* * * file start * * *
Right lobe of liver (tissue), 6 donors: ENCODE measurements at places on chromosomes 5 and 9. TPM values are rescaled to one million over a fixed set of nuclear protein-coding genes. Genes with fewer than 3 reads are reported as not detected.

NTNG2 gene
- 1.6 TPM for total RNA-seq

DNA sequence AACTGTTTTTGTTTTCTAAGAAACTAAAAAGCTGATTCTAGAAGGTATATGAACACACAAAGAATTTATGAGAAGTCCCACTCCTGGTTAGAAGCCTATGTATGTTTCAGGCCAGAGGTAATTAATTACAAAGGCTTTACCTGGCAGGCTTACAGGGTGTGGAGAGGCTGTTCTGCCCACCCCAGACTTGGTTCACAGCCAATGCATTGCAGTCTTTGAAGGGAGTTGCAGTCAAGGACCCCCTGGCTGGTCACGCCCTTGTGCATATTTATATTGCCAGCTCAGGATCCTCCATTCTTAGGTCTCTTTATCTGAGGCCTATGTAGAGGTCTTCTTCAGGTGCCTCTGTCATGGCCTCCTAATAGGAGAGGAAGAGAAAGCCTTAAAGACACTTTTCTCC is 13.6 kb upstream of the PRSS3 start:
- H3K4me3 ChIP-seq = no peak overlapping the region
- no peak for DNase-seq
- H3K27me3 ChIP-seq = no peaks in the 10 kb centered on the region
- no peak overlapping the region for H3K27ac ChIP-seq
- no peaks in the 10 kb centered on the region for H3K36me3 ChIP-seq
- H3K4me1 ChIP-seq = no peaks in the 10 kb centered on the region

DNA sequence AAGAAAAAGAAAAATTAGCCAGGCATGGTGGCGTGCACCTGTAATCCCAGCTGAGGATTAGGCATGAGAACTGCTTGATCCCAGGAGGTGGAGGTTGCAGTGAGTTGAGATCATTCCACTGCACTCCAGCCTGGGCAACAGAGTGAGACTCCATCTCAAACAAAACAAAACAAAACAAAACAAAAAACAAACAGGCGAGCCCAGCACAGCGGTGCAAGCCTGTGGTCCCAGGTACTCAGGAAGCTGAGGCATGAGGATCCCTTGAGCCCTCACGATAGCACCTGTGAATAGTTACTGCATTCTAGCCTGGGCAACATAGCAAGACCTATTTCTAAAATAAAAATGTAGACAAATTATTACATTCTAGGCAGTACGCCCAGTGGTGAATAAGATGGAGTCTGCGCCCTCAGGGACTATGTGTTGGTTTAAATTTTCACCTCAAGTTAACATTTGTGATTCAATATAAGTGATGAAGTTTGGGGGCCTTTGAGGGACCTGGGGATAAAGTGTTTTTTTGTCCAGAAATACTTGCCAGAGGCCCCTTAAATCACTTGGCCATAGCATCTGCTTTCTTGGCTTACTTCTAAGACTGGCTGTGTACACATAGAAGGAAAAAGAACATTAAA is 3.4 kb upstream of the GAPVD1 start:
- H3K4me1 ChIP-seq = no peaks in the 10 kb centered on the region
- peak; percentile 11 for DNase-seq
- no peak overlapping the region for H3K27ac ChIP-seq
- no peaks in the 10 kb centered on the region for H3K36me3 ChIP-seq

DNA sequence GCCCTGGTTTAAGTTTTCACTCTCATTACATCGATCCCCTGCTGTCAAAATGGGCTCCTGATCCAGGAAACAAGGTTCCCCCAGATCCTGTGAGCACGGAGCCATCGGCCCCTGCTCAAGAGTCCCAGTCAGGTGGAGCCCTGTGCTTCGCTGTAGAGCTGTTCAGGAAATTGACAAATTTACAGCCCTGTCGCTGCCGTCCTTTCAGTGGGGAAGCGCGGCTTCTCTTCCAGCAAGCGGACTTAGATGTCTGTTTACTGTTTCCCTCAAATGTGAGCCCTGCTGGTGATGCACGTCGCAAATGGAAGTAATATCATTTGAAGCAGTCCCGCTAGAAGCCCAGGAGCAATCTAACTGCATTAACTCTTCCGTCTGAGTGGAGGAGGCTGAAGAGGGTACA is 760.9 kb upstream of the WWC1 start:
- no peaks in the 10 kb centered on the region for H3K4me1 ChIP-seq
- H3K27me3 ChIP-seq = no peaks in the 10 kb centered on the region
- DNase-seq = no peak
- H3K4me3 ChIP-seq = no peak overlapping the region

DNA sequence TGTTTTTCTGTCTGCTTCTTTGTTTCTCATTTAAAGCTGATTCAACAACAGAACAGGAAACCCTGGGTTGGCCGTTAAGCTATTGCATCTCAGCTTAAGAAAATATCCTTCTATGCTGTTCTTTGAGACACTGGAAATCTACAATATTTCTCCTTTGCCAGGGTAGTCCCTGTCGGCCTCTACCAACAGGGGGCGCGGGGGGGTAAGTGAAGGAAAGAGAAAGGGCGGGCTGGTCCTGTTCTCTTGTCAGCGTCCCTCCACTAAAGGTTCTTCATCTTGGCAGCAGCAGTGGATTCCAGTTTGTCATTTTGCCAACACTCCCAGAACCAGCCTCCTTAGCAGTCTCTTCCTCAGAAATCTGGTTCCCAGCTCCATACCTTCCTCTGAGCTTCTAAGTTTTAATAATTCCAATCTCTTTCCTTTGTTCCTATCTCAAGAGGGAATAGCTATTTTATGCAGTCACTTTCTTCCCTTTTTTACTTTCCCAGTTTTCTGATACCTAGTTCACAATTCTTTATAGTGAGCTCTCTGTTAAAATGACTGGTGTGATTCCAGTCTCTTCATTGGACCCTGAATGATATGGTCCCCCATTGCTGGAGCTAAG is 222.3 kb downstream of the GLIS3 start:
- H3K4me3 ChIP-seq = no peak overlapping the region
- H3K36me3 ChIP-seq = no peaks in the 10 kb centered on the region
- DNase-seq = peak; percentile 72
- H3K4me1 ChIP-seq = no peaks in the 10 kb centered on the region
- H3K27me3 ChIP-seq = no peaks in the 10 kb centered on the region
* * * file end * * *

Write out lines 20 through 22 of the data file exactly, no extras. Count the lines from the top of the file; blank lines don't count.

- H3K4me3 ChIP-seq = no peak overlapping the region

DNA sequence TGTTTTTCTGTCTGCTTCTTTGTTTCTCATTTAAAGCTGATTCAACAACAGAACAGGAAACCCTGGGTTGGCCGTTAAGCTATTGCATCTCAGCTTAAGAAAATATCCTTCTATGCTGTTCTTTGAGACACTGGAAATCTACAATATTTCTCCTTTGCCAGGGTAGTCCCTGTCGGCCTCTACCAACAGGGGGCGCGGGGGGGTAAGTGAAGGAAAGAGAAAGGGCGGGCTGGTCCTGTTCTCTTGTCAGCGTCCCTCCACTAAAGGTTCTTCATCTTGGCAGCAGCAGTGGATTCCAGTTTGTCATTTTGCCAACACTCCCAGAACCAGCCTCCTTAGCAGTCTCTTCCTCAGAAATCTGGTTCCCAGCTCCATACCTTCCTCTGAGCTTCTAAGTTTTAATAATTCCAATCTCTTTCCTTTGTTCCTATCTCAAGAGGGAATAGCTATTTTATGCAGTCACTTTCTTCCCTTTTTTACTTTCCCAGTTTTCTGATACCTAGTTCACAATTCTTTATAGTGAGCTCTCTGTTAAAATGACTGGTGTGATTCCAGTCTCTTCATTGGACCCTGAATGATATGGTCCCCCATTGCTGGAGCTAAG is 222.3 kb downstream of the GLIS3 start:
- H3K4me3 ChIP-seq = no peak overlapping the region